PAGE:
William Morris

Seven Years Ago and Now, as reported in Justice


Our comrade William Morris gave a very interesting lecture last Sunday evening at Hammersmith in which he reviewed the progress of the Socialist movement during the last seven years and contrasted its position then and now. The majority of the workers, he said, "recognised today that there is no difference between the two political parties. It was always a toss-up upon any given occasion as to which would go the furthest in the direction of social reform. The only thing that could be said was that the Tories required a little more pushing, but did the work more thoroughly when they were pushed." It strikes us that that party will go farthest which is pushed the hardest. Unfortunately, the Liberals have been let off cheaply in the past because they always promised any amount, and they contrived to keep alive the faith that they intended to redeem the promises they made so freely on the hustings. Fortunately that faith is extinct, and whenever the Liberals re-enter office they will discover fair promise is a cat that won't jump them into the confidence of the workers. If they want to live they will have to live by works. At any rate, those who were their dupes are resolved not to live by faith in them.


We are asked, said the lecturer, where the present movement is to stop. His answer was at the absolute equality of all classes which meant that there should be no classes at all. Some people talk about "greater equality." This, he said, is a loose grammatical term, something like Cobbett's idea of a man who had been moderately cheated, or whose wife was moderately chaste. Our comrade recognised that the change may be brought about by less catastrophic means than at one time seemed the only possible way of effecting it. It is because we of the S.D.F. cordially concur in that opinion that we are determined to use all and every means by which the change may be effected peaceably, and we shall continue our efforts to capture the political machinery of the country to use it for the benefit of those against whom it has been used in the past. All the same we agree with our sturdy comrade that the loss of three or four hundred thousand lives in bringing about the defeat of the oppressors of the human race would be but a drop in the bucket compared with the millions of lives now thrown away for nothing. If the opportunity of proving our manhood, to which Morris referred, should present itself it will be seen that we are men of peace, like the Quaker in Uncle Tom's Cabin, who know when persuasion must be of the kind that sent the slave-hunter to his doom.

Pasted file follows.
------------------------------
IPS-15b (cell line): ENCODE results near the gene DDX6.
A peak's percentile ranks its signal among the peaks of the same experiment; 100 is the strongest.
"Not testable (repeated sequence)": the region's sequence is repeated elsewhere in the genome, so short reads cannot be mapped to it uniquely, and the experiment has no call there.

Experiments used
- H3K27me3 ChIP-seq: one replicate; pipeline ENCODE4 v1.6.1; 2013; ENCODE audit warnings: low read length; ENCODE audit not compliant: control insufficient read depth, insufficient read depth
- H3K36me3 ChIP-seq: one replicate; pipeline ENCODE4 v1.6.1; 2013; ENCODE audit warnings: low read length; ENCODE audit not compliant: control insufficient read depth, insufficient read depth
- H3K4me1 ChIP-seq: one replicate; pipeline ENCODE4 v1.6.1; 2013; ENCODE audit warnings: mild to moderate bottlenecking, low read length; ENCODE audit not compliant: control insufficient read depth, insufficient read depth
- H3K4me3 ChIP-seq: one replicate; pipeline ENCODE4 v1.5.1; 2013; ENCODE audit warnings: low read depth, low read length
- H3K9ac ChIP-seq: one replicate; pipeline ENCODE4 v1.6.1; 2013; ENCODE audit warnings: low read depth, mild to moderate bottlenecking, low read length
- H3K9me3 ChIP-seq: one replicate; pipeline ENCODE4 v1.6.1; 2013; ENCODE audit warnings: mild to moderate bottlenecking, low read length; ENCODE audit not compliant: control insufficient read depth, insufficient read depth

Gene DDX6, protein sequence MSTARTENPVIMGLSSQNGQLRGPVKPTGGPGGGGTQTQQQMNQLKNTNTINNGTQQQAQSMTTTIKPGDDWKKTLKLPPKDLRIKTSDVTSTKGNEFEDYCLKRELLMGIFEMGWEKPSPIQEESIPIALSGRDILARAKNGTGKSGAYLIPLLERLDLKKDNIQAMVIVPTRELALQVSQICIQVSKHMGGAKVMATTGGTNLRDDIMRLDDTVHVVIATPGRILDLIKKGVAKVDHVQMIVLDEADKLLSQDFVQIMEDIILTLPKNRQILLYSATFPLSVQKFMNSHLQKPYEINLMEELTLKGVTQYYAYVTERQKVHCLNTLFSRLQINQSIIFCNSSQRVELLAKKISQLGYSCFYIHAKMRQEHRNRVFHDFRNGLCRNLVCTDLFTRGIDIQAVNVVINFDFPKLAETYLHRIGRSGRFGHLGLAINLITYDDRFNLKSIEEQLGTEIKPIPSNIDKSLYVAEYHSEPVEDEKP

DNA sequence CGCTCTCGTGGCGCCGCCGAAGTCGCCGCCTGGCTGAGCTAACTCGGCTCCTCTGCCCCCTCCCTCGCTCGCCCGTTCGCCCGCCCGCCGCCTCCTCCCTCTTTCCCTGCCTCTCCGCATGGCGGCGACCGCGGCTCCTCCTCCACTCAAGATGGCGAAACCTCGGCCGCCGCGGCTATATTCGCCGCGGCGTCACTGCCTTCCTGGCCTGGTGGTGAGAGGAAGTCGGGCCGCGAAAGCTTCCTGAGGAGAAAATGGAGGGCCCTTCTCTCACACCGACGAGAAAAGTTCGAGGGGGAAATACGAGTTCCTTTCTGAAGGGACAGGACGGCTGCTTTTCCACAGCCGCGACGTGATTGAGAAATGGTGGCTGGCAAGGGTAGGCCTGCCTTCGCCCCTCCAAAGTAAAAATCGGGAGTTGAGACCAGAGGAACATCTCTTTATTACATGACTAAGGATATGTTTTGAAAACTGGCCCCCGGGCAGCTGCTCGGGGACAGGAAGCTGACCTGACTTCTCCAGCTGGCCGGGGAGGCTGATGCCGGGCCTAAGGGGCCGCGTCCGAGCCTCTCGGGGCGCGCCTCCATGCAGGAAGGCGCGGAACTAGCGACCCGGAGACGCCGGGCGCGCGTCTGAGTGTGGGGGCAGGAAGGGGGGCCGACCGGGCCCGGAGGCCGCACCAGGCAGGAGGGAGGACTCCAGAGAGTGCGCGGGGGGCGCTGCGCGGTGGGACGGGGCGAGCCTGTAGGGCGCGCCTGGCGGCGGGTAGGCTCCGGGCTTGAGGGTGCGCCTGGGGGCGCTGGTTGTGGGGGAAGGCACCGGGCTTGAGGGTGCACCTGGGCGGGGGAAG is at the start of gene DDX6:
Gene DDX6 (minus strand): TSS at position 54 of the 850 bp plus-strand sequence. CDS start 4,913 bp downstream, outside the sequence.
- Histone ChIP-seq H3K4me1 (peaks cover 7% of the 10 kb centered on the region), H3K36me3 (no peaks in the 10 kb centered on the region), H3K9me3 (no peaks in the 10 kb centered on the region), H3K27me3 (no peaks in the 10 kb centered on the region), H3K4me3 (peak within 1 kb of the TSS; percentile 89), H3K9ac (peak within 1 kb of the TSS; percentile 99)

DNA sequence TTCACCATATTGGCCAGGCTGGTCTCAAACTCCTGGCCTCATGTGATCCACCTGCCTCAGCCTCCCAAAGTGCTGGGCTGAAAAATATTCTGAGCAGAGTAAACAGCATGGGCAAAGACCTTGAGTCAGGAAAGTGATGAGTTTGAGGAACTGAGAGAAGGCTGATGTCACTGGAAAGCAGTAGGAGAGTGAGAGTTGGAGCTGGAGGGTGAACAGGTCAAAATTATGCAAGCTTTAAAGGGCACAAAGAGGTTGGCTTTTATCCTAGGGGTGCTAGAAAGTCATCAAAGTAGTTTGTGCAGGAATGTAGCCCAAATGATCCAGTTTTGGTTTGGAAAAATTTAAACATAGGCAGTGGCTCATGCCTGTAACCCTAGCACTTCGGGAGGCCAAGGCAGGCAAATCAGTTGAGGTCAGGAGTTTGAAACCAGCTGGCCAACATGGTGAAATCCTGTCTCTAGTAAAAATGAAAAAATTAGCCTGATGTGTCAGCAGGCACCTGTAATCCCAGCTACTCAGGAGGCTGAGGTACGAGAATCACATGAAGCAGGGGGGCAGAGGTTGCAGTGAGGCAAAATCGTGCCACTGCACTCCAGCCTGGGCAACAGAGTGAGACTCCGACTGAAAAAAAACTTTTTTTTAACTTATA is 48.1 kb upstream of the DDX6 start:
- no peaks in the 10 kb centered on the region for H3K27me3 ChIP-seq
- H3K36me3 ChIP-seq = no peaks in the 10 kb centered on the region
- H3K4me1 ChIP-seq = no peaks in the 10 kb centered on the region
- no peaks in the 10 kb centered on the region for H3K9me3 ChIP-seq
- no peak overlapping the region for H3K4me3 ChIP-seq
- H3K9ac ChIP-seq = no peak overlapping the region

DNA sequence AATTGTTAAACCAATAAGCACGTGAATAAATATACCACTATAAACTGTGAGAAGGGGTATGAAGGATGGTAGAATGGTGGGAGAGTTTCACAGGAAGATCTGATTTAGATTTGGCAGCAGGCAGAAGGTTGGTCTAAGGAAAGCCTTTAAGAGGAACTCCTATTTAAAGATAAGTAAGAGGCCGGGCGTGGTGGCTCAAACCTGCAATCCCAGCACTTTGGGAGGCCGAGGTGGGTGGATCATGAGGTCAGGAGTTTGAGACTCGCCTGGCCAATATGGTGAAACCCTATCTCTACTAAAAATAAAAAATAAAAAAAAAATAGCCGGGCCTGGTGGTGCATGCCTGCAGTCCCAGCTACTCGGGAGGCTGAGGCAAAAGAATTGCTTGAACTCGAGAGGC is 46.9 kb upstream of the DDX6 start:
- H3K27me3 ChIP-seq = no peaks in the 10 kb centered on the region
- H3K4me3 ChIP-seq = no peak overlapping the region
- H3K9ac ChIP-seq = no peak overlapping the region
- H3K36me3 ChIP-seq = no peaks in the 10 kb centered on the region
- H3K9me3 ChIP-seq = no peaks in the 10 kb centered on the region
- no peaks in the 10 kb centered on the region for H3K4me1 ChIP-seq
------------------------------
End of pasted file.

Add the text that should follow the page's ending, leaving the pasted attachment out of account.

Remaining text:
Seven Years Ago and Now (as reported by Justice


  1. Sunday 30th August, 1891, to the Hammersmith Socialist Society


Justice, Saturday 5th September, 1891, p.1

Morris's own notes for this lecture have not been preserved, and no more detailed reports have yet come to light.

Transcription and HTML

Graham Seaman, June 2020.